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Sonography vs. Radiology: What’s the Difference?

As we learned in the Pandemic, the medical field is severely understaffed. And while that’s unfortunate for everyone who needs medical procedures, it’s a good thing if you’re looking into joining the medical field.

Both radiology and sonography have career paths with short training periods and good average salaries.

Want to know the difference between sonography vs. radiology to figure out which is right for you? Read below.

Radiology

There is a range of professions in the radiology field. You can spend anywhere from two to twelve years training for one of these positions.

The position with the most training is a doctor of radiology. These MDs have to go to med school, do an internship, a residency, and then any specialization training. Once they pass their boards, they are licensed doctors who can prescribe medicine like any other MD.

If you’ve ever had an X-ray, CT, or MRI, a radiologist was the one who looked over your scan to diagnose you (or not). They’re trained in reading medical scans and mostly work with other doctors, which reduces their patient-doctor contact.

If you’ve always wanted to be a doctor but aren’t particularly interested in the clinical bedside-manor aspect of it, this is a good field to go into. You may have some interaction with patients, but it’s minimal.

Depending on your preferences, you may train to be a surgeon who uses imagery to conduct minimally invasive surgeons. Most of the time you’ll be on a surgery team, not doing the direct cutting.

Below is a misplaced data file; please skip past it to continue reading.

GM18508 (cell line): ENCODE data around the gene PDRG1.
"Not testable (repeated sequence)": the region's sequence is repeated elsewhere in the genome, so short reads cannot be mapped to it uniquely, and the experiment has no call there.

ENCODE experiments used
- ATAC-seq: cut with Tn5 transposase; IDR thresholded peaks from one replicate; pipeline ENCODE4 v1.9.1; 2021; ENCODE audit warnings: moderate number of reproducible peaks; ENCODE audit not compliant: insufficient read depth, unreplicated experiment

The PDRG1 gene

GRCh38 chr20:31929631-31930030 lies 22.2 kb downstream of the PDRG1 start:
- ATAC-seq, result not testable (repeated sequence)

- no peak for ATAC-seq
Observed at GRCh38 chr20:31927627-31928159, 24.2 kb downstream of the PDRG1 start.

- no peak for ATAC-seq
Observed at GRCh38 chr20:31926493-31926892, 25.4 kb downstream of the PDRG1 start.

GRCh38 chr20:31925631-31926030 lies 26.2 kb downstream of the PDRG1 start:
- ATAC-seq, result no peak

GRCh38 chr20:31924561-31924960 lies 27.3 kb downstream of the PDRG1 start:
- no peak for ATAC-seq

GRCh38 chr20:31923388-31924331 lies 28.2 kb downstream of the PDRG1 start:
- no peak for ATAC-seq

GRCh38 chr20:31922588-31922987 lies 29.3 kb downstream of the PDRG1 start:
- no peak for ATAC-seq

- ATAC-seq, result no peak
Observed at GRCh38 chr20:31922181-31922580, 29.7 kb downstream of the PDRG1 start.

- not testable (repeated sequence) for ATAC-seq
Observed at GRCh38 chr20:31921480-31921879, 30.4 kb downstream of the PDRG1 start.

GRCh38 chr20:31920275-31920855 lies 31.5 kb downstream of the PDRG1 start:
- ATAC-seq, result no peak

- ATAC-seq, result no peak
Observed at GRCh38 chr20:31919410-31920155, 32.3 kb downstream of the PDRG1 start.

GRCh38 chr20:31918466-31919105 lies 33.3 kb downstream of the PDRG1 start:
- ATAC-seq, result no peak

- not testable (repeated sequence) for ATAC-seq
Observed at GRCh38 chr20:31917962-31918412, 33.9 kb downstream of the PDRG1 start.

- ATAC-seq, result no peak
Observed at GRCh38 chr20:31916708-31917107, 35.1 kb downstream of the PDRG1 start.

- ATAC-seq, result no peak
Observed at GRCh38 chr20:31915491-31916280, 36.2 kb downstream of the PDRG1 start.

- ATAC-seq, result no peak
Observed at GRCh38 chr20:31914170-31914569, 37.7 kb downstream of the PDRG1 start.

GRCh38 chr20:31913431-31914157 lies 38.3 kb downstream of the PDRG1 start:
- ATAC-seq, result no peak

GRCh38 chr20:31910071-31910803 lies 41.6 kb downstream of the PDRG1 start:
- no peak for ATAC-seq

Radiation Oncologists

When people have cancer, they need constant imaging scans. Radiation Oncologists are doctors of radiology who specialize in treating and diagnosing cancer.

Radiology Assistants or Technologists

If you don’t want to go to med school but are still interested in radiology, you have options. All medical imaging procedures need people to walk patients through the process and operate the machinery.

This could include things like conducting MRIs, mammograms, operating X-ray machines, and more.

These mid-level medical positions take a year or two of training, though more is always available if you want to specialize. You can make around $60,000 a year with this career path.

There are opportunities in both the public and private sectors, including hospitals, private clinics, and public health departments.

Sonographers

While radiologists, radiologist technicians, and sonographers all work in medical imaging, sonographers have less range than radiology professionals.

Medical sonographers deal specifically with ultrasounds, which can be used for a variety of issues, not just pregnancy.

Ultrasounds detect tissue in the body but are less involved than an MRI or CT scan.

Many sonographers go into the profession to work with OBGYNs, as they get to be the one that shows expectant families’ images of the fetus. It’s mostly a happy job, but you will have times you have to communicate bad news. You may need to take some OBGYN courses as part of your sonographer training.

Sonographers work one on one with patients, so you’ll want to have a passion for working with people.

Sonographer training takes anywhere from one to three years and will earn you an average of $50,000 – $90,000 depending on your level of training.

Sonography vs. Radiology

As you can see above, there’s a clear-cut difference between radiology vs. sonography. One concentrates on all types of medical imagery, while the other focuses on ultrasounds and ultrasound diagnostics.

Both are great mid-level medical careers with lots of job growth and thousands of openings.

We hope you found this guide to sonography vs. radiology helpful. For more lifestyle content, we invite you to browse our blog.

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